Jumptonavigation Jumptosearch WilliamChaneyChaney,WilliamA.(1970).TheCultofKingshipinAnglo-SaxonEngland:TheTransitionfromPaganismtoChristianity.Man..">
William Chaney in 2010
William Albert Chaney|
December 23, 1922
Lodi, California, US
March 13, 2013 (aged 90)|
|Notable work||The Cult of Kingship in Anglo-Saxon England (1970)|
William Albert "Bill" Chaney (December 23, 1922 – March 13, 2013) was an American historian of Anglo-Saxon England who spent his career, from 1952 until his death, teaching at Lawrence University. At various times, he held the George McKendree Steele endowed chair (1962–99) and the chair of the history department (1968–71).
Chaney was born in Lodi, California, on December 23, 1922. He descended from what one colleague said to be "southerners who had consistently backed the wrong horse in the great conflicts of American history", and he would pretend to shiver and look the other way whenever he walked by a statue of General Sherman on the Lawrence campus. After matriculating at the College of the Pacific he transferred to the University of California, Berkeley. There he completed both his bachelor of arts, and, in 1952 and under Ernst Kantorowicz's advisement, his Ph.D. He was made a fellow in the Harvard Society of Fellows early in the 1950s, and in 1966–1967 a grantee in the American Council of Learned Societies.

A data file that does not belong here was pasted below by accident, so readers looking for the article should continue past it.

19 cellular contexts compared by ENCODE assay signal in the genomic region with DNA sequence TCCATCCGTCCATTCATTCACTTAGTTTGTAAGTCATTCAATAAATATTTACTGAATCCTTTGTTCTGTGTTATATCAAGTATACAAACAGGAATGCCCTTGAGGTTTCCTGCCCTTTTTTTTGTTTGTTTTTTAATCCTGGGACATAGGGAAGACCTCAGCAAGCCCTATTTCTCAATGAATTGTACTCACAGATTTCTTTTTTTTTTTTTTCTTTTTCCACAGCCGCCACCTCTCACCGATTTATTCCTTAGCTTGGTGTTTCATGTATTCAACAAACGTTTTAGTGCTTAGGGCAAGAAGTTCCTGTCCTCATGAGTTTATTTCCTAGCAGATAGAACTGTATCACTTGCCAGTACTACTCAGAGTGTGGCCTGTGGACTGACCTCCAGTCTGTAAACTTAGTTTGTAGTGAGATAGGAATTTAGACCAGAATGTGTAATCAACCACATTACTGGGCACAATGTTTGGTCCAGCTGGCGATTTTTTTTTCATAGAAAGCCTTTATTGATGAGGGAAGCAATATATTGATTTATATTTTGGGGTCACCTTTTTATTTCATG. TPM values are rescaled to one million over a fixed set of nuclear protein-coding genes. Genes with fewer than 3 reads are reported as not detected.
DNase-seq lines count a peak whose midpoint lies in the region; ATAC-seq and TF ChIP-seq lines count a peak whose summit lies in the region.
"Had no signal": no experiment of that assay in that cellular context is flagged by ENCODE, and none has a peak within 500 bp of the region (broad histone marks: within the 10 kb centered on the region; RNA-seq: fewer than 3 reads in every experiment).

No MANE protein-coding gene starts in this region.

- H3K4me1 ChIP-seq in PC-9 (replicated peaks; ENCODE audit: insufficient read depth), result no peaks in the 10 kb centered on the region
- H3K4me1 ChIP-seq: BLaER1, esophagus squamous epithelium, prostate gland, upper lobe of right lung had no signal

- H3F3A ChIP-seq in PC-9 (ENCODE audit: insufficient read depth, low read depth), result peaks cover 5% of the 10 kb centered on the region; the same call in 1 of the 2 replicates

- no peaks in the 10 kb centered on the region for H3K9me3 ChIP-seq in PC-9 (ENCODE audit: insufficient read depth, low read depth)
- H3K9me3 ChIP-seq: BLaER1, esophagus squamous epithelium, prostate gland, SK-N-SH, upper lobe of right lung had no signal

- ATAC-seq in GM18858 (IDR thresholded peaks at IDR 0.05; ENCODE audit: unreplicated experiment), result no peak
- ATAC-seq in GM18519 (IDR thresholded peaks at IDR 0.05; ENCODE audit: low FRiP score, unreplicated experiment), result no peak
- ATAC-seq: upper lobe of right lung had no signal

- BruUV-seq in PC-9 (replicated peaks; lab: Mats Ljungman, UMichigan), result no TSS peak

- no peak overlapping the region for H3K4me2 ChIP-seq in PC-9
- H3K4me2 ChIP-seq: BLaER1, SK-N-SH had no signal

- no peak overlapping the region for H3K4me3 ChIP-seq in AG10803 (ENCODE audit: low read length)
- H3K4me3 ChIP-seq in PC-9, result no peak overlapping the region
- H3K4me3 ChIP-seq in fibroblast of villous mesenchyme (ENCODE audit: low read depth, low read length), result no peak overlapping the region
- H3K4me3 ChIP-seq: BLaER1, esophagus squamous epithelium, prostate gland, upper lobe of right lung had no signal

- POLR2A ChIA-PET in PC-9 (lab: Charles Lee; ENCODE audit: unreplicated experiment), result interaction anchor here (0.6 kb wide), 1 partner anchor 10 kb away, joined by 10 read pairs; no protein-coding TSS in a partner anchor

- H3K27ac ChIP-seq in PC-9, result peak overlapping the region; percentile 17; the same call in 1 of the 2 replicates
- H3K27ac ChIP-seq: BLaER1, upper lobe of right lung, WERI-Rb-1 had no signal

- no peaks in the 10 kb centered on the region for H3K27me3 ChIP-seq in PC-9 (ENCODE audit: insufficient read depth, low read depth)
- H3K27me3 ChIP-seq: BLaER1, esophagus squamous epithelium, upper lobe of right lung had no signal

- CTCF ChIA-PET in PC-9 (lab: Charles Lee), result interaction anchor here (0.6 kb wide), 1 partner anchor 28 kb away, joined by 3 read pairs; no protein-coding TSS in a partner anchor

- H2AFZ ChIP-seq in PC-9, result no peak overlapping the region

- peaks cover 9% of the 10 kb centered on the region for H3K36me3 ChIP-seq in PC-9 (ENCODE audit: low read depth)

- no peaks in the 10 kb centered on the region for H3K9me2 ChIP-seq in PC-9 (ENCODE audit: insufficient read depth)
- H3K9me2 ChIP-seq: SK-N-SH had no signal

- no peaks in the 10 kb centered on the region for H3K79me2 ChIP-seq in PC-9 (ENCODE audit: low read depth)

Chaney spent his entire career at Lawrence University in Appleton, Wisconsin, arriving at then Lawrence College in 1952. His research interest in Anglo-Saxon England culminated in his 1970 book The Cult of Kingship in Anglo-Saxon England: The Transition from Paganism to Christianity, and the widely cited 1962 article Grendel and the Gifstol: a Legal View of Monsters.
From 1952 to 1999 Chaney held the George McKendree Steele endowed chair in history, and from 1968 to 1971 he was the chair of the history department. He was a Fellow of the Royal Society of Arts, and affiliated with the American Historical Association, the Modern Language Association, the American Society of Church History, the Conference on British Studies, the American Association of University Professors, and Phi Beta Kappa.
Chaney died on March 13, 2013, at his home in Appleton, Wisconsin.